This week, we’re looking at how to collect more efficiently and, more importantly, more consistently
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Episode 230 | Script
Hello and welcome to episode 230 of the Working With Podcast. A podcast to answer all your questions about productivity, time management, self-development and goal planning. My name is Carl Pullein, and I am your host for this show.
When we first start out building a productivity system for ourselves, one of the first things we need to master is collecting. This is how we get ‘stuff’ into our system that gets processed and organised and ultimately done. If you’re not collecting stuff to put into your system, then you don’t have a system at all.
Collecting needs to be fast, with as few steps as possible, and we need to learn to be consistent with it.
It’s not the sexy part of building a system; this is the messy bit in the middle that Robin Sharma often talks about. It’s fine-tuning, stepping back and rethinking and more often than not, we have to repeat this process of testing and fine-tuning before we finally have something that works intuitively and consistently.
And it’s this bit I shall be explaining in this episode. So, without further ado, let me hand you over to the Mystery Podcast Voice for this week’s question.
This week’s question comes from Baz. Bad asks; Hi Carl, I’ve recently undertaken a project to update my twenty-year-old system to a more modern-day one. Over the last twenty years or so, I’ve always written things down on a notepad I kept on my desk, but now I want to make this digital. Do you have any tips for making this an easy transition?
Hi Baz, thank you for your question.
One of the first things you are going to need to get used to is typing out your tasks, ideas and anything else you want to collect instead of writing things down, and this can be more difficult than you might imagine. You see, it feels very natural when you are in a meeting or with someone else to pull out a pen and notepad and write something down. People understand you are writing something important down.
Unfortunately, because of the bad press our mobile phones, tablets and laptops have today, typing something into one of these devices makes us feel self-conscious. We fear the other person or people think we’re responding to email, checking our Facebook feed or searching for big tractors. (People in the UK will understand that one)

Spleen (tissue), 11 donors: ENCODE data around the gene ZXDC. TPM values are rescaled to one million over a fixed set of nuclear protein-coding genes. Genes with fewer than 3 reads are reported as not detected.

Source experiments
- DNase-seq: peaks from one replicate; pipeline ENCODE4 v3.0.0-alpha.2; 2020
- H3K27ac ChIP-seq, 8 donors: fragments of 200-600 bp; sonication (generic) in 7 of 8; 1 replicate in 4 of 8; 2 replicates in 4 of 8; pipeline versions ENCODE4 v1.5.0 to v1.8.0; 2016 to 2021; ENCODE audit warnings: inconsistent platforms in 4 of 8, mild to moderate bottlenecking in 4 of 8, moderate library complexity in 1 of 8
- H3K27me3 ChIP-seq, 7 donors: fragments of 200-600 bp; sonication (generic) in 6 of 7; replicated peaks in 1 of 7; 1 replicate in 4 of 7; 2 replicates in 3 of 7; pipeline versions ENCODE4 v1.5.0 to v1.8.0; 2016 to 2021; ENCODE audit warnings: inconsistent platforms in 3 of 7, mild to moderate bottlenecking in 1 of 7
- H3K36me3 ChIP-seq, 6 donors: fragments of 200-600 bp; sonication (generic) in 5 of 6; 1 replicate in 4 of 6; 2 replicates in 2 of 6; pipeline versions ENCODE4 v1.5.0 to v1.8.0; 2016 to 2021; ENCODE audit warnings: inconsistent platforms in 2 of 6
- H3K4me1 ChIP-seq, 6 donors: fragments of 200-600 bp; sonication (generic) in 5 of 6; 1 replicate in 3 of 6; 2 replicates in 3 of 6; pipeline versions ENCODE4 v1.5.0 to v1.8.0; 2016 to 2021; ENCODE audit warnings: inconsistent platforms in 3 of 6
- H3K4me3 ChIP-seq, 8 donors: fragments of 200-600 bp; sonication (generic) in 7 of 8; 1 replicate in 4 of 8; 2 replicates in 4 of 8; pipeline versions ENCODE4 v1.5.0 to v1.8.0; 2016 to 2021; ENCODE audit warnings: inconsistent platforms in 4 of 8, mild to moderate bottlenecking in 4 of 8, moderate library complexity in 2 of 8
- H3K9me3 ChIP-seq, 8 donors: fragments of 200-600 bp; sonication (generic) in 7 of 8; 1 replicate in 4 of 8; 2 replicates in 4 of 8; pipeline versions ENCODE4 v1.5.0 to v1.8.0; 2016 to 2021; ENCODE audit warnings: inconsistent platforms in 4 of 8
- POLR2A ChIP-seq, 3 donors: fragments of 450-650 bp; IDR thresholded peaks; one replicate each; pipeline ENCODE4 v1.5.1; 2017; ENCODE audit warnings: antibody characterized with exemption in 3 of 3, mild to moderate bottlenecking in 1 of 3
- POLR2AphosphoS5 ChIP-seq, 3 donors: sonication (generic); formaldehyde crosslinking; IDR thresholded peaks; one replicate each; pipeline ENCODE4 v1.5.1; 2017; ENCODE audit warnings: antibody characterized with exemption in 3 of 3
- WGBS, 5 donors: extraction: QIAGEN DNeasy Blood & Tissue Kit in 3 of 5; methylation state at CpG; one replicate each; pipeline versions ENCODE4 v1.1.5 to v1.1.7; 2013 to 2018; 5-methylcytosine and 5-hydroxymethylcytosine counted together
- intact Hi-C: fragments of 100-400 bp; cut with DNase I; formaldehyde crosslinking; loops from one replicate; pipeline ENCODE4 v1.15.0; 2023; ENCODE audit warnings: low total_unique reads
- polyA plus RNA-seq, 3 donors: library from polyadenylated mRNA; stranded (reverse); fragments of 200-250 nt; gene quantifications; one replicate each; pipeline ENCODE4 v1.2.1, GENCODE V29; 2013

The thing is we need to get over that self-consciousness as quickly as possible. I know when I first went digital I needed to explain to people what I was doing with a “hang on while I write that down”. Typing into your phone and writing on a piece of paper is the same thing in this instance. I know it takes some getting used to, but it’s part of the process of going completely digital.
To lessen this self-consciousness, we need to make digital collecting as fast as we can. How do you do that?
This is where the digital tools we use have a big impact. And this starts with the applications we choose. A mistake people make is to look through YouTube and watch what popular YouTubers are using. Thomas Frank uses Notion, Steve Dotto is a big Evernote user and Matt D’Avella uses Apple Notes.
Now the thing to remember, these people are not you. They are content creators who likely rarely have meetings with customers and clients. Their productivity needs will be very different from you. Thomas Frank, Steve Dotto and Matt D’Avella will make extensive use of notes apps to plan out videos and collect future topic ideas. If you are in sales, for example, your digital notes needs will be very different.
Perhaps you need to keep details of when you last spoke to a customer, have a list of potential customers and information on the products you sell. Information that is very different to a YouTube content creator.
So, before you go out and find a tool based on the recommendations of others, stop and ask yourself what your needs are.
The next thing to consider is where you will do most of your collecting. Prior to the pandemic, most of my collecting was done on my phone as I was travelling to see students and clients. Today that has changed. The vast majority of what I collect is collected on my laptop. It’s here where you need to do some thinking.